The New York Times, in advance of Boris Johnson’s selection as new leader of the Conservative Party and Prime Minister, wrote a profile of his literary career. His book about Winston Churchill sold well and is still in print, but less known is his novel Seventy-Two Virgins. According to Johnson, this was written while he was on holiday just to prove he could do it. It may also have had to do with the fact that both his father, Stanley, and his sister, Rachel, have published novels to their credit. In Rachel’s case her literary effort (Shire Hell) rated the Bad Sex in Fiction Award from the Literary Review in 2008.
According to the NYTimes, Boris’s novel, published in 2004
…which has sold more than 46,000 copies according to Nielsen Book Research, is a farce about a terrorist plot to assassinate America’s president during a state visit to Britain, featuring a contest reminiscent of reality television, much talk of buxom women and occasional mocking of Britain’s welfare policies. Reviewers called it everything from an “effortlessly brilliant page-turner” to “not quite a novel.”
The story (written by Alex Marshall) goes on to explain that:
While writing the book, Johnson was “terrified” that it would come across as a pale imitation of P.G. Wodehouse or Evelyn Waugh, two of his favorite authors, he told The Sunday Business Post (other favorite authors include Chaucer, whom Johnson once praised for “his pricking of hypocrisy and his terrible puns,” and the crime writer Carl Hiaasen).
His Desert Island Disc book of choice was, however, Homer’s poetry printed on India paper in Greek to give himself something to translate. It was reported somewhere that the family used to speak amongst themselves in classical Greek. Did we mention that Boris has also published his own book of verse–The Perils of the Pushy Parents: A Cautionary Tale? And that he is currently at work on his next book (Riddle of Genius) which will be about Shakespeare and was scheduled, before his selection as PM, for publication next year ?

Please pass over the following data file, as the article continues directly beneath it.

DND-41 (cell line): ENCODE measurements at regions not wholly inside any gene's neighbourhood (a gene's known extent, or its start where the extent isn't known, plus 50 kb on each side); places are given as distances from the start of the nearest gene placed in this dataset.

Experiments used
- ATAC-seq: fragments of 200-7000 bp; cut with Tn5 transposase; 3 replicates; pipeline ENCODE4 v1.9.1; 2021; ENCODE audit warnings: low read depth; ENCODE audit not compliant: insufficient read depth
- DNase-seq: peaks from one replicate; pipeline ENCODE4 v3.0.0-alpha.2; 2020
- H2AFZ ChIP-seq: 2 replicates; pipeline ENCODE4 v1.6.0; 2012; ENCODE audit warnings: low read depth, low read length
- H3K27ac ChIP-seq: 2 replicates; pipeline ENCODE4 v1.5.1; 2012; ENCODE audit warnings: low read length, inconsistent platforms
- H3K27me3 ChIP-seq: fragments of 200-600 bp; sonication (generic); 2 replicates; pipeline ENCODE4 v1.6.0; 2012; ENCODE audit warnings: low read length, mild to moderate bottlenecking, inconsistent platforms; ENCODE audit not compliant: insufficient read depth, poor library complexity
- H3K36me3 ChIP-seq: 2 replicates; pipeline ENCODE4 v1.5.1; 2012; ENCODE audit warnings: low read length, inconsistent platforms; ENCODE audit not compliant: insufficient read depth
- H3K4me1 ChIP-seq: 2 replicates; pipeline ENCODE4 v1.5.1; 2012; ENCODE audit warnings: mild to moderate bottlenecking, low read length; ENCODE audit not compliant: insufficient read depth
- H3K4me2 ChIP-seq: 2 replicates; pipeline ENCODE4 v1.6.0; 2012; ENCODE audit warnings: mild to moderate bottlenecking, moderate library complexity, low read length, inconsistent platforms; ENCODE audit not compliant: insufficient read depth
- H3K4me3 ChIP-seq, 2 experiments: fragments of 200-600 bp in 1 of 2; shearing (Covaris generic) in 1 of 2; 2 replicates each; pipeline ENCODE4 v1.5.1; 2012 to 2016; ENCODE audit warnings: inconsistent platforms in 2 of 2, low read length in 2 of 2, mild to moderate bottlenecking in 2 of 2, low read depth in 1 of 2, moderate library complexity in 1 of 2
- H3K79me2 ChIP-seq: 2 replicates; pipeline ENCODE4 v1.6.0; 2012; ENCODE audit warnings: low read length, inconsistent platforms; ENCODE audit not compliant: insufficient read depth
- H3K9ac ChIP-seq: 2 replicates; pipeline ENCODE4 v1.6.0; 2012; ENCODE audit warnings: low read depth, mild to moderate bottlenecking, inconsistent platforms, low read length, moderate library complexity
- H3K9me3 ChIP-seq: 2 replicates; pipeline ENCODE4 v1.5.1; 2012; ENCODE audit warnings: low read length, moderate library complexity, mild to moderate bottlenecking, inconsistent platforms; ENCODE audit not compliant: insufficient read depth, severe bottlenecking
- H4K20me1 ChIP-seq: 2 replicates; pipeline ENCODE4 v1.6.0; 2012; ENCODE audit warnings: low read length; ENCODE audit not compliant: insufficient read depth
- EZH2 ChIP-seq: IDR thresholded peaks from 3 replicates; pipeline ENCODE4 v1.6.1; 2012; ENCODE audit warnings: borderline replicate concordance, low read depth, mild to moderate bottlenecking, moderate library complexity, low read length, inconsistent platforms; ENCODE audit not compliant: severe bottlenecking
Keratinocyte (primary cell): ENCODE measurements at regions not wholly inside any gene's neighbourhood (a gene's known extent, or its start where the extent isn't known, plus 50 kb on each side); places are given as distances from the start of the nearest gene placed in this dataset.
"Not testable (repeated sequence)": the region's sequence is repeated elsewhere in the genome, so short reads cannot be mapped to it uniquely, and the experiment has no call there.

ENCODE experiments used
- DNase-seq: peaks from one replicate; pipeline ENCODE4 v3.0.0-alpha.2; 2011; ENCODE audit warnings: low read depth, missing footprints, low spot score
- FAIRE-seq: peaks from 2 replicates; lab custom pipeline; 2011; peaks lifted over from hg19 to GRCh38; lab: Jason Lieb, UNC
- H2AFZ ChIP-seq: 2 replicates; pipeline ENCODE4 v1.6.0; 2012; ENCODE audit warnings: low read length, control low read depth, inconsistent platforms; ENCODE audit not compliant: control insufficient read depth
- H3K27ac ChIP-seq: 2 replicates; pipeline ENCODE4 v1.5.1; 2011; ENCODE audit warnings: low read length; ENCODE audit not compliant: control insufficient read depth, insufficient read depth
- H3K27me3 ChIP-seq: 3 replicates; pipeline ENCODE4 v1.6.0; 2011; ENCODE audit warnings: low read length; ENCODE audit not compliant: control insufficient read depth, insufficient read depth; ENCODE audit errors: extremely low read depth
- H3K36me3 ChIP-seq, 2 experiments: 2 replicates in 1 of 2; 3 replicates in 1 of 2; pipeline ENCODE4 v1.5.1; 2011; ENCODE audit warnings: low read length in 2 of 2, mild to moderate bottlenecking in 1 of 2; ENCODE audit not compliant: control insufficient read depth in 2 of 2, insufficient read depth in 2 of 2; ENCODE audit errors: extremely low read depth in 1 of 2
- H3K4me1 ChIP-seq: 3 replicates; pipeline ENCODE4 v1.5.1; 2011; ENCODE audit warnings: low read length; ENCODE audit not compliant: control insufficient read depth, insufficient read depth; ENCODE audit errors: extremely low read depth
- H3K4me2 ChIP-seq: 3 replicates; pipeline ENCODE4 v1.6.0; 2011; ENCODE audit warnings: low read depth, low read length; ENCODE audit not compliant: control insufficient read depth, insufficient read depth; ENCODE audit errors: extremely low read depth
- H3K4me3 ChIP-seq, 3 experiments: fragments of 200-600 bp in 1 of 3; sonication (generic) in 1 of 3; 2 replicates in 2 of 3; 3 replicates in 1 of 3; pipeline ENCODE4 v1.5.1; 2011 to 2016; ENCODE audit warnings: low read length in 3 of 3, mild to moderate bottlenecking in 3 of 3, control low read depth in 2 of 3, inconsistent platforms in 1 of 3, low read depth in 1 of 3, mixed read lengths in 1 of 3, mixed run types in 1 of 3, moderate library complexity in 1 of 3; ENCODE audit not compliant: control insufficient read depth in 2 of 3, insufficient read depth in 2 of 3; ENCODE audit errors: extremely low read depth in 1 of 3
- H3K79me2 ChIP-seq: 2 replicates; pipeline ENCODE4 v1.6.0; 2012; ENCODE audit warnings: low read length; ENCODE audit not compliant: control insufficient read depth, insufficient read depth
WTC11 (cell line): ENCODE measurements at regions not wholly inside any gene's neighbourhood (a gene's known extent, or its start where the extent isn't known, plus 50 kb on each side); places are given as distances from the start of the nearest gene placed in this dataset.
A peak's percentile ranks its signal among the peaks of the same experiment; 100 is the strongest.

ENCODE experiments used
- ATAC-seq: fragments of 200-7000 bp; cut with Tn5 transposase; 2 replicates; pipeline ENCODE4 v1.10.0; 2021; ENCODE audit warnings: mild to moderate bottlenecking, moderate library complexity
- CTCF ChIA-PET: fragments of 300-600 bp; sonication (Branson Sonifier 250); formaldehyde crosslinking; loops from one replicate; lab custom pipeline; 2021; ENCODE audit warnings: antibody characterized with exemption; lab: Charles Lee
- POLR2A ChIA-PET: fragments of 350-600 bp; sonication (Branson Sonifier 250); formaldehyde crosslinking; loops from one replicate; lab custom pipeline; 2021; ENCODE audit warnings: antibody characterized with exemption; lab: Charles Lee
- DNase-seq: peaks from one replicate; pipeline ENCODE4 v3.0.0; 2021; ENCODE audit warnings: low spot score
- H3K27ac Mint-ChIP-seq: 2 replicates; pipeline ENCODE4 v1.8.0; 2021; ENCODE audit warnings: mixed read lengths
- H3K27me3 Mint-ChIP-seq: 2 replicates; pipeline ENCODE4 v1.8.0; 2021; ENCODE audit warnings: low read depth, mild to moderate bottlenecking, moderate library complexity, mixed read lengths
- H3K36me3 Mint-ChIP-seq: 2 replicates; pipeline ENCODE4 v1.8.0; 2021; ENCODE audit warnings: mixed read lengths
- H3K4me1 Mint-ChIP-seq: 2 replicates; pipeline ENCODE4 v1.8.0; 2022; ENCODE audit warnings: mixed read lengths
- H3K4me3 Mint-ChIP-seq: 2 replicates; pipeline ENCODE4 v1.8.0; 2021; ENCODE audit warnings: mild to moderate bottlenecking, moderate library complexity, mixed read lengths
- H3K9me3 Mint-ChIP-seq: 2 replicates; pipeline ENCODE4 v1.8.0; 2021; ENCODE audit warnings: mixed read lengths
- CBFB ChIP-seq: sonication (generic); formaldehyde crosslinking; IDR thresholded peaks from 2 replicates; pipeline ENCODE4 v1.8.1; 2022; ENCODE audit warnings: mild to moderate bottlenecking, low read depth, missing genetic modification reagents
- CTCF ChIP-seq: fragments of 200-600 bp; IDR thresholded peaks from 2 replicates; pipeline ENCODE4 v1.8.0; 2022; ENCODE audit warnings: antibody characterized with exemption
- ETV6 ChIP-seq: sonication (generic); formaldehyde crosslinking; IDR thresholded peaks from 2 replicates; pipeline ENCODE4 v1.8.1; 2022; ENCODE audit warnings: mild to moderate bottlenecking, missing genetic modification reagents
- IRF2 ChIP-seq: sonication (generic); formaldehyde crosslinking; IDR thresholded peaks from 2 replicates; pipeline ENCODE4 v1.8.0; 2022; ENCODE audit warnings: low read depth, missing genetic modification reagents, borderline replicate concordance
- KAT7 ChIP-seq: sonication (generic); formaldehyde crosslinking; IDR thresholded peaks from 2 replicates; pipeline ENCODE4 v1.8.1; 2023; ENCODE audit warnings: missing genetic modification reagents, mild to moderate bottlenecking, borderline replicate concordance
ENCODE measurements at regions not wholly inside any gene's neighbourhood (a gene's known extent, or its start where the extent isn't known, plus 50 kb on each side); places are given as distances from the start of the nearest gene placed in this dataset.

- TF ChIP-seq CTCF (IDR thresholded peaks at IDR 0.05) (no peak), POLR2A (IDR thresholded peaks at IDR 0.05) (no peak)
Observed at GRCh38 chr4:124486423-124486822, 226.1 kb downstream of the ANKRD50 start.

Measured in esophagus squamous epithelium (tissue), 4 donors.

UPDATE (25 JULY 2019): Today’s issue of the Guardian carries another article which features not only Boris Johnson’s appearance in his own novel, but describes several appearances in other novels over the past few years. Before going there, however, the article, by John Dugdale, looks at past instances of appearances of characters who prefigured Boris:
Long before Boris Johnson began the game of putting himself in fiction, in his much-derided novel Seventy-Two Virgins in 2004, there were already shadowy echoes of him in literature. Recent profiles of the future prime minister have invoked […] Toad of Toad Hall (comparing the efforts of friends to rein him in to the ill-fated bid in The Wind in the Willows to make a “sensible Toad” of their manic chum). There’s William Boot in Evelyn Waugh’s Scoop, who rather like the young Boris is mistakenly hired as a reporter but copes by making things up. …